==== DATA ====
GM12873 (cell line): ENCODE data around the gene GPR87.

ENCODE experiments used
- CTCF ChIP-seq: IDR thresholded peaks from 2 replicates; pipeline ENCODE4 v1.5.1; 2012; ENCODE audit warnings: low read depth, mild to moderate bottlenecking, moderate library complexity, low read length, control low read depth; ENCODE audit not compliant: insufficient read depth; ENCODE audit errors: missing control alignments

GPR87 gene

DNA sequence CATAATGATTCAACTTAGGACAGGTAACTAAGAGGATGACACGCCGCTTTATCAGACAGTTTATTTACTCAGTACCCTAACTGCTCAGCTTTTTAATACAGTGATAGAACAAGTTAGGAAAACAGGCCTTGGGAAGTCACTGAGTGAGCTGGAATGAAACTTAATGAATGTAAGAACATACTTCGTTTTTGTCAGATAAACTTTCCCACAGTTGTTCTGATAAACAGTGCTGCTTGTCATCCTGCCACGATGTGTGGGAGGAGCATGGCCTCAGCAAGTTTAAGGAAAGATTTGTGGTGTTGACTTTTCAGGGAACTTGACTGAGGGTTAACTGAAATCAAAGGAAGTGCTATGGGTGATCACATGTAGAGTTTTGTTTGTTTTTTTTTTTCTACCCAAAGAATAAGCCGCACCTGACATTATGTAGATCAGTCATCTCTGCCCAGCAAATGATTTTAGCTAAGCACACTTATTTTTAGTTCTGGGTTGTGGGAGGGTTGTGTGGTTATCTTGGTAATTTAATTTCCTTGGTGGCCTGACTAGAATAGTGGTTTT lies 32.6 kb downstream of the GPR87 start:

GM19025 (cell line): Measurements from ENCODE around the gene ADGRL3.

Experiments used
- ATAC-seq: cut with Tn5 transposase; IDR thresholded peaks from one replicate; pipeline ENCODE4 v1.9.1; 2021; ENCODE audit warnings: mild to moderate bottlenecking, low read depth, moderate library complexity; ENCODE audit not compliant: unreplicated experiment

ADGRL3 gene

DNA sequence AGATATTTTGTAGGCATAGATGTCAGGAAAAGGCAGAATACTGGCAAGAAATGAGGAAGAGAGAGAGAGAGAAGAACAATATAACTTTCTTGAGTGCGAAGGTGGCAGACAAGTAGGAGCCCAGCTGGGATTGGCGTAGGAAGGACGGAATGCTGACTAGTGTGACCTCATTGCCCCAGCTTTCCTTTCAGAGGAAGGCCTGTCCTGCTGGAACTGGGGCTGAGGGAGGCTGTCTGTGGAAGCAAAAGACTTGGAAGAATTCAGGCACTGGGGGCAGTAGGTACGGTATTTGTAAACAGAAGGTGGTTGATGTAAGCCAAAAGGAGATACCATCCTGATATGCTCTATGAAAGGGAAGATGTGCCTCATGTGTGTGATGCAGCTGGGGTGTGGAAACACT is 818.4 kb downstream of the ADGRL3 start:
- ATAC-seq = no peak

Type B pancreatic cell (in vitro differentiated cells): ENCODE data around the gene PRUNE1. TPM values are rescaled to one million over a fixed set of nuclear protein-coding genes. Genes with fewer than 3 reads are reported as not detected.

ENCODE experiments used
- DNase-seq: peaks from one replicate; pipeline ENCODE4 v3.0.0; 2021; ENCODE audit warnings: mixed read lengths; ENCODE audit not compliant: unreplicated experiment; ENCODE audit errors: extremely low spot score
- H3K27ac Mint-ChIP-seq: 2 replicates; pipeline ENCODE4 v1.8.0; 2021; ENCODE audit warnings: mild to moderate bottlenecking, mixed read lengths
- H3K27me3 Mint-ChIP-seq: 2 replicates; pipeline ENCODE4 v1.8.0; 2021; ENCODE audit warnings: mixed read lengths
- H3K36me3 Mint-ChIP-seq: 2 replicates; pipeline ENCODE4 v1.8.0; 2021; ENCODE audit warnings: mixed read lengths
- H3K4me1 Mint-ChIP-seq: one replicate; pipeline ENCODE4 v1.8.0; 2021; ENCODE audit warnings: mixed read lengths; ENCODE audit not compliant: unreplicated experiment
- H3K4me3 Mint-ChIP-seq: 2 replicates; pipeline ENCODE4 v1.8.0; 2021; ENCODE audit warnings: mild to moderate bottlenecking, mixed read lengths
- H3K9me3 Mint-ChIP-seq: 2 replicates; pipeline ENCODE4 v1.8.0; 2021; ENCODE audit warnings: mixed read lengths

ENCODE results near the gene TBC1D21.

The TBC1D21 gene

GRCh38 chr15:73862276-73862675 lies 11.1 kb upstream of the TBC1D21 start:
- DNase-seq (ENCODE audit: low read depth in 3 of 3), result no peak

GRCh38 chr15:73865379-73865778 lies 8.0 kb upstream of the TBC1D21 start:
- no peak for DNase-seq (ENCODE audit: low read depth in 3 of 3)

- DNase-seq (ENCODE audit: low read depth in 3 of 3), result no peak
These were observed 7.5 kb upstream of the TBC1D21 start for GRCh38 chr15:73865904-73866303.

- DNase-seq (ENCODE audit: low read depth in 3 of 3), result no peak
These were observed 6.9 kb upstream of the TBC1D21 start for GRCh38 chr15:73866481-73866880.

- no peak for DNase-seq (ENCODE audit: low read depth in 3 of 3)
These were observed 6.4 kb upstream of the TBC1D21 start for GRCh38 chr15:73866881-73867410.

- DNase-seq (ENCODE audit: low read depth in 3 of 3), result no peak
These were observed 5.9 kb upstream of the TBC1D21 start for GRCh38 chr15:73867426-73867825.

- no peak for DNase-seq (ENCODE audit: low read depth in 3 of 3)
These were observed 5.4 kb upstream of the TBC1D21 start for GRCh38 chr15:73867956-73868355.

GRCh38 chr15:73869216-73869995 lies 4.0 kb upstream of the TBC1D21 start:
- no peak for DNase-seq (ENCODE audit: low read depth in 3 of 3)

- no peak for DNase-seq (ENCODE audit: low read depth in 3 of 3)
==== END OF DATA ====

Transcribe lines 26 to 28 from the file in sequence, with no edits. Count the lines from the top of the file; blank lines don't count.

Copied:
- no peak for DNase-seq (ENCODE audit: low read depth in 3 of 3)

- DNase-seq (ENCODE audit: low read depth in 3 of 3), result no peak
These were observed 7.5 kb upstream of the TBC1D21 start for GRCh38 chr15:73865904-73866303.